Feast of St. Andrew in Istanbul

To my great surprise, Thanksgiving Day saw me in the air en route to Turkey – and, to anticipate a question, there was no turkey on the menu during the flight that evening! The day before, Cardinal Angelo Sodano, the Holy See’s Secretary of State, was on the telephone from Rome. He had seen the Holy Father a few minutes before we spoke and now conveyed to me the wish of Pope John Paul II that I represent him in Istanbul on the Feast of St. Andrew, Patron of the Ecumenical Patriarchate and the ancient See of Constantinople. So began my retracing of the steps of our own Lawrence Cardinal Shehan 33 years ago. At the close of the Second Vatican Council he took to the Phanar, headquarters of the Patriarchate, the decree of Pope Paul VI which struck “from the memory of the Church” the excommunication leveled by a papal legate against the ecumenical patriarch some 900 years earlier. In 1965, Ecumenical Patriarch Athenagoras was ready to act in concert with the Pope and to revoke a like excommunication which had been issued by his predecessor against the papal envoy in 1054. My own mission continued the regular official contacts between the Churches of the East and West normally carried out on the Catholic side by the President of the Council for Promoting Christian Unity. Cardinal Edward I. Cassidy, the Council’s President, was busy in Rome as a President Delegate of the Synod for Oceania and I went as a substitute for him. With me in the delegation were Bishop Pierre Duprey, Secretary of the Unity Council, and Father Johan Bonny, an able young staff member from Belgium. A fourth member of our group was at the Istanbul airport to welcome us, Archbishop Pier Luigi Celata, the Apostolic Nuncio to Turkey. We had met once before, when he came to the United States in 1987 as the secretary to Cardinal Agostino Casaroli, then Secretary of State, and we gathered in the residence of the Holy See’s Permanent Observer to the United Nations for a meeting very helpful in opening up lines of communication with the world Jewish leadership in preparation for the Holy Father’s visit here later that year. Our work began next morning, Saturday, following our Catholic celebration of Mass at the Nunciature. Archbishop Celata reminded us that Archbishop Angelo Roncalli, later Pope John XXIII, had lived many years in that residence and he showed us the major improvements made in the building during the Roncalli days. By 9:30 a.m. we were at the Patriarchate, and soon were ushered into the office of Ecumenical Patriarch Bartholomew, who received us very warmly and with a personal word of welcome for each of us. Our Catholic group then went to another, formal meeting room, where the Commission of the Holy Synod which considers relationships with our Church awaited us. Their senior member, Metropolitan Chrysostom of Ephesus, invited me to offer the opening prayer and then we sat together, as co-presidents of the joint working group, for discussions which lasted for about eight hours. A welcome break for luncheon with the Ecumenical Patriarch which interrupted these sessions for about an hour. The exchanges offered us the opportunity to report on the positive progress made in recent months in implementing the agreed statement between the Orthodox and Catholic Churches at Balamand, Lebanon in 1993. Joint committees of our two Churches in Romania and Ukraine are dealing with the sensitive issues which arose following the collapse of Communism and the return of religious freedom to Eastern and Central Europe. We spoke also of how our Churches are preparing for the Great Jubilee of the year 2000. The Orthodox were pleased to learn that Pope John Paul II has agreed to the Ecumenical Patriarch’s proposal to observe August 6 of that year, the Feast of the Transfiguration in both East and West, as a day of special prayer and reflection. Next day, the First Sunday of Advent, saw our delegation at the Catholic Cathedral of the Holy Spirit for a Eucharist which was tr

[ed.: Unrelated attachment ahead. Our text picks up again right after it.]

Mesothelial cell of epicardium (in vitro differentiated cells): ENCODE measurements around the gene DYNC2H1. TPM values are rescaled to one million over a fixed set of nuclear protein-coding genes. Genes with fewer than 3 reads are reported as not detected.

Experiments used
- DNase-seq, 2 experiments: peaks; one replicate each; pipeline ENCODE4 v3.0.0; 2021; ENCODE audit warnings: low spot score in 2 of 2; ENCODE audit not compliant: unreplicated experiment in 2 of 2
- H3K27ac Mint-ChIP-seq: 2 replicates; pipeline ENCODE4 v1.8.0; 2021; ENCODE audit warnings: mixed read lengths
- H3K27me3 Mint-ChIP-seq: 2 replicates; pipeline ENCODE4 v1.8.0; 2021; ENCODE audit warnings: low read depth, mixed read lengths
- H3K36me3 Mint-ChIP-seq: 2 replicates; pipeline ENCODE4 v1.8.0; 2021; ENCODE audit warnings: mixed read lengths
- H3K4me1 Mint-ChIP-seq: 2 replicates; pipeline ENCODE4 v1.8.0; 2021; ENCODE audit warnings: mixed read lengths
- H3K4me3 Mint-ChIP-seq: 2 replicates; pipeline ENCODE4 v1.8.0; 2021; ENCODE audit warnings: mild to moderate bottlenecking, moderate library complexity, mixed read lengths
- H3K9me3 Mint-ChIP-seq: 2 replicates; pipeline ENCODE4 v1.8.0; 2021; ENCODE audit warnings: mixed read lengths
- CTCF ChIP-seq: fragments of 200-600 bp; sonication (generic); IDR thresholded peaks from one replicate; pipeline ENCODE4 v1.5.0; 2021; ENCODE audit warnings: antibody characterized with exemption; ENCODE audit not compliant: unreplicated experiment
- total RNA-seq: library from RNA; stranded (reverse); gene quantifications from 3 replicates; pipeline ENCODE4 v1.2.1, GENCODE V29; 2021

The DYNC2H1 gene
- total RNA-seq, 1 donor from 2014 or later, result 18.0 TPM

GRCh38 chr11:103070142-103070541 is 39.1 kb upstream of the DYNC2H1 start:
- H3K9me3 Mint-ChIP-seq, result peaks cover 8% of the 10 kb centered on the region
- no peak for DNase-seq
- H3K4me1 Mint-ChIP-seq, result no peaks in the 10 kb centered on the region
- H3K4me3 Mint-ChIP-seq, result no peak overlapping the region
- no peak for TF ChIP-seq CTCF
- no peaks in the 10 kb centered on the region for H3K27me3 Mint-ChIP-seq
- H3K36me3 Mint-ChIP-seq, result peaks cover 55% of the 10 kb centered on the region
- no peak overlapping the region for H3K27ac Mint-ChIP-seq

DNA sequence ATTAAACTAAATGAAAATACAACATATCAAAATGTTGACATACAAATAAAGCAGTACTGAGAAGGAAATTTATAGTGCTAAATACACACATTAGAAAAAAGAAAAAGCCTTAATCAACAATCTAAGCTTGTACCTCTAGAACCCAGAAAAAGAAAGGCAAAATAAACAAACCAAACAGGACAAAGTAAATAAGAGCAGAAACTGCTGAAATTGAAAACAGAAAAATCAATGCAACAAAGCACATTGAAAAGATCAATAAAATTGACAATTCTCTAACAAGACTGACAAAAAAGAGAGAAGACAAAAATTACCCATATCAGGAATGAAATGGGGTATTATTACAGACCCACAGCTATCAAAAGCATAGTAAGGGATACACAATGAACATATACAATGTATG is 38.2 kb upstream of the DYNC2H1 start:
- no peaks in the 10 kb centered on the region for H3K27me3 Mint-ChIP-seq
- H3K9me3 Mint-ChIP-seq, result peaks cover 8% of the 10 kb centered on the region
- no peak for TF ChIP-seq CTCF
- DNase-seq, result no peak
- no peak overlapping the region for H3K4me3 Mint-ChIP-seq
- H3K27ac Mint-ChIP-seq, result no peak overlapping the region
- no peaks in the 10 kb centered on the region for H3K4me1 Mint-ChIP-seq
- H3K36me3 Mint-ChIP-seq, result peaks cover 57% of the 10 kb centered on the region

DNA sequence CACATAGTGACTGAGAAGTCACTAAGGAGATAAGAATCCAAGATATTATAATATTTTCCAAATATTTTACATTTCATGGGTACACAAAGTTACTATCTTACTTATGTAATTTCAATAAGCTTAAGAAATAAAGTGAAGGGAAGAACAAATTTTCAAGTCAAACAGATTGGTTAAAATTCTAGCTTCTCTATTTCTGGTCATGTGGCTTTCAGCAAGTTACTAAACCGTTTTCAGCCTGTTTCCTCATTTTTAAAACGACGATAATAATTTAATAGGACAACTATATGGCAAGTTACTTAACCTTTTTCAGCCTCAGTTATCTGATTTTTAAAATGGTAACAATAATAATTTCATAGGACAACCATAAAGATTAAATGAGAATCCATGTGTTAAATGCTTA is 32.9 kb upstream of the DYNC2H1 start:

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Archdiocese Staff

Archdiocese Staff

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